The International Air Transport Association (IATA) welcomed the recent overflight agreement between the Kingdom of Jordan and State of Israel that allows for flights to cross over both countries’ airspace. The agreement paves the way for commercial airlines to be able to fly through the Israel-Jordan corridor—which will shorten flight times, reducing fuel burn and CO2 emissions.
Airlines have historically flown around Israel when flying east / west operating over Middle East airspace. The direct routing through Jordanian and Israeli airspace will on average cut 106 km eastbound and 118 km westbound on flights operating from the Gulf States and Asia to destinations in Europe and North America.
Based on the number of eligible departure airports, this will result in a saving of 155 days of flying time per year and an annual reduction in CO2 emissions of approximately 87,000 tonnes. This is the equivalent to nearly 19,000 passenger vehicles being taken off the road for one year.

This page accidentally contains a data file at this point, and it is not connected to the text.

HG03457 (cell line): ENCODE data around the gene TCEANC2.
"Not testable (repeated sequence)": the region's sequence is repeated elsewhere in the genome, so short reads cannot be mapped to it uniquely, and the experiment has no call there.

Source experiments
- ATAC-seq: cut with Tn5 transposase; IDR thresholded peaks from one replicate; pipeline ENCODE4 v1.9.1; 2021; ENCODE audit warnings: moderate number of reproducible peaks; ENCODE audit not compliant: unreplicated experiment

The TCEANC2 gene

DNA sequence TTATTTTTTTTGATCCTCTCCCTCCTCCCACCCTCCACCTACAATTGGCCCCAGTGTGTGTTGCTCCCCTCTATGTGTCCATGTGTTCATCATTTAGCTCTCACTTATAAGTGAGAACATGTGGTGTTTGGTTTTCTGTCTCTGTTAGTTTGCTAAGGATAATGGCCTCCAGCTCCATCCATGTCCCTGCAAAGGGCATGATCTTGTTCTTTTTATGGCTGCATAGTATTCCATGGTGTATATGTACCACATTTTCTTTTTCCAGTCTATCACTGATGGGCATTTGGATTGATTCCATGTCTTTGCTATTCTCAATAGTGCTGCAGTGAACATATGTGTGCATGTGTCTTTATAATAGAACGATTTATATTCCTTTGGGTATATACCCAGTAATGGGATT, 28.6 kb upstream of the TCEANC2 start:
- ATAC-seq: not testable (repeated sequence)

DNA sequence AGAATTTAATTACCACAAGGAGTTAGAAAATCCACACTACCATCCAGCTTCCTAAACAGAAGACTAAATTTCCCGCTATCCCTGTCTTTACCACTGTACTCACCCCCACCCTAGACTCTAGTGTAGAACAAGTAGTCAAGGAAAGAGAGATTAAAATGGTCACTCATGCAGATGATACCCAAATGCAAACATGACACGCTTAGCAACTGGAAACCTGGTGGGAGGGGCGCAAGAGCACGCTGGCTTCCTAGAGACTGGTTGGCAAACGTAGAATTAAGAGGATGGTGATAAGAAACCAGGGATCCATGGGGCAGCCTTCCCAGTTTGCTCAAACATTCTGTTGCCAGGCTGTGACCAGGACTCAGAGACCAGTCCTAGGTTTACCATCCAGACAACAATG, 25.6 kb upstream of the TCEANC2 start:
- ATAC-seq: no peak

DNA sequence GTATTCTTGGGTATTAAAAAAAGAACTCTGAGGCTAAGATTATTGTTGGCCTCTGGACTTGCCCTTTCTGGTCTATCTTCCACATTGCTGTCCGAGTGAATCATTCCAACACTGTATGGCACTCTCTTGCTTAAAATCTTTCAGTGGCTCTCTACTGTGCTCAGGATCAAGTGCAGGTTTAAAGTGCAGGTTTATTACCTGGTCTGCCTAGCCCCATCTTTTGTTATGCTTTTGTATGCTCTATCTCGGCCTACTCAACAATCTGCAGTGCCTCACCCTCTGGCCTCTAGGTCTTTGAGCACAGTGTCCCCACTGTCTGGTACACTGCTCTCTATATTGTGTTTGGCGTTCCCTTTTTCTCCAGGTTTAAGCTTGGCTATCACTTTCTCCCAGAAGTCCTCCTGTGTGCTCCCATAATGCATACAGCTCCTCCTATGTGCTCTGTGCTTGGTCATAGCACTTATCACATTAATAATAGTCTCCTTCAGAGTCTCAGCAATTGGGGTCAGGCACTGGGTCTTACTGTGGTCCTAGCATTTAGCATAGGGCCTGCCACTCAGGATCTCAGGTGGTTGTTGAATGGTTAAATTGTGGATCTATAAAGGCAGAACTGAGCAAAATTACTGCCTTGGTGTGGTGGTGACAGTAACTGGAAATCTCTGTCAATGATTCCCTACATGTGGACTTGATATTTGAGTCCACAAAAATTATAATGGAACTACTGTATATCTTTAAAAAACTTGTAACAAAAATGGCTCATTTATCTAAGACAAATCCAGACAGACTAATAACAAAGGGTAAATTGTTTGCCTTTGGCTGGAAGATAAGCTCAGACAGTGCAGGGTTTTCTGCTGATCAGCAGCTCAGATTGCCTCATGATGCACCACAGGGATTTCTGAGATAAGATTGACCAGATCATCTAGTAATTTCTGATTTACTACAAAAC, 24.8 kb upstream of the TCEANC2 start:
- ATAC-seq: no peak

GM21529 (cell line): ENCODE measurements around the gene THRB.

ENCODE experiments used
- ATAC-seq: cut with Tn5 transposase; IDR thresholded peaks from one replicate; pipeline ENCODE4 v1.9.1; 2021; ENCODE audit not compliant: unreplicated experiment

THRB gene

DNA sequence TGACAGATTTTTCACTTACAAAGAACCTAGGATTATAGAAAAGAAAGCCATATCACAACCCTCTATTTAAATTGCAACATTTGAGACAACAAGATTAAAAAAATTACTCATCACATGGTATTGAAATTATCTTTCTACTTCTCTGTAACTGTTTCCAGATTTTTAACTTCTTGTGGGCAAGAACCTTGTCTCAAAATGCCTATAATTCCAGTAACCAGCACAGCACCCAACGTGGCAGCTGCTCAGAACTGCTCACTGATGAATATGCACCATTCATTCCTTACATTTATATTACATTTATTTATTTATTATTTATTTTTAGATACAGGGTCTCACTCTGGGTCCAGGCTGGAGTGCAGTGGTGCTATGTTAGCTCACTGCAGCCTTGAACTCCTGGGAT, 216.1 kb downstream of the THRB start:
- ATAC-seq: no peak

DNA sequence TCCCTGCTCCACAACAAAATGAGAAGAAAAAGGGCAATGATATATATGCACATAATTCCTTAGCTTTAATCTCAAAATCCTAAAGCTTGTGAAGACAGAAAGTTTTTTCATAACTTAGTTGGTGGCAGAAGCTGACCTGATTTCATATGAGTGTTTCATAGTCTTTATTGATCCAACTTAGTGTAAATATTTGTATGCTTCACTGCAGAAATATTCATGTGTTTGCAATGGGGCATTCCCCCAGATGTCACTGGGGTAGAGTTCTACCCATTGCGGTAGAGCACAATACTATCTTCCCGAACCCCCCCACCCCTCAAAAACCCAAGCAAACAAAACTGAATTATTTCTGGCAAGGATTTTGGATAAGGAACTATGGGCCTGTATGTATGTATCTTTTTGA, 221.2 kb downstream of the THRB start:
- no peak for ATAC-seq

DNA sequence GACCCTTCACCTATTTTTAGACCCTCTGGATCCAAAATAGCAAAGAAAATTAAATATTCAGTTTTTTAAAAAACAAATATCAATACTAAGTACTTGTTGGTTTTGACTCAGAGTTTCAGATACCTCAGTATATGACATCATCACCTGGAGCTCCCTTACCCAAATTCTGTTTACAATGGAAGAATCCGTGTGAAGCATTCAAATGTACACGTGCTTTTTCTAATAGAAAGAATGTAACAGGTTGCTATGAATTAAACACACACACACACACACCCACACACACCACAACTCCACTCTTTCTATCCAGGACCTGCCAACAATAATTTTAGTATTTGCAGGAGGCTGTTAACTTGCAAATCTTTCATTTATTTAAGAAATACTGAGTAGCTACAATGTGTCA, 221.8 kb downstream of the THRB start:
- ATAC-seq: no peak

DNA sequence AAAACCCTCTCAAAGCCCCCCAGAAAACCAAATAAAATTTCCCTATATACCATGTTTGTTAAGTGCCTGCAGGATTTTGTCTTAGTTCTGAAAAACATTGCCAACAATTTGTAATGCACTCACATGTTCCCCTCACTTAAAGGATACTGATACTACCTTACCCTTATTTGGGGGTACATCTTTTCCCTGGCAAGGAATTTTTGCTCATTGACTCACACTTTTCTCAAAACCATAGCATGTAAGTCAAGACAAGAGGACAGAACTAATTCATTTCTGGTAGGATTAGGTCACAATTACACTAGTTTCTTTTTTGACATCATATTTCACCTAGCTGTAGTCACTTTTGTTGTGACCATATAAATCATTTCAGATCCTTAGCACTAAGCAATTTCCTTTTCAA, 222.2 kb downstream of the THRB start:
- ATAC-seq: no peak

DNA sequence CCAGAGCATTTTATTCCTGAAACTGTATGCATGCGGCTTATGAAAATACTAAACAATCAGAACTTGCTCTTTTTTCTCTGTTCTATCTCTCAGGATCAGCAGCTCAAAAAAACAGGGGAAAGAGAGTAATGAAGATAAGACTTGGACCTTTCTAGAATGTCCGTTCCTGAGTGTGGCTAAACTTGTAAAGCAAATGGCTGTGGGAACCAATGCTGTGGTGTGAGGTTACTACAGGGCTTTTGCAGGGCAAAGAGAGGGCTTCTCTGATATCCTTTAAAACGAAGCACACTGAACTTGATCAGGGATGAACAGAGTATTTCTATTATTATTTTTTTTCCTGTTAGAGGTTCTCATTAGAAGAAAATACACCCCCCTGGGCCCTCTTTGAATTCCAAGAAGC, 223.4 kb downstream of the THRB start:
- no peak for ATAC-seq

Furthermore, should the number of eligible departure airports be increased, and traffic reach pre-COVID-19 levels the result will be a saving of 403 days of flying time per year and an annual reduction in CO2 emissions of approximately 202,000 tonnes. This is the equivalent to taking nearly 44,000 passenger vehicles off the road for one year.
“The connecting of the airspace between Jordan and Israel is welcome news for travelers, the environment and the aviation industry, during these very difficult times. The direct routing will cut return journey times for passengers by about 20 mins and reduce CO2 emissions. Airlines will also save on fuel costs which will help as they struggle to survive the effects of the COVID-19 pandemic,” said Muhammad Al Bakri, IATA’s Regional Vice President for Africa and the Middle East.
The operational elements of the new agreement are being led by the Civil Aviation Authorities of both Jordan and Israel, supported by Eurocontrol, the European air traffic management agency, and IATA.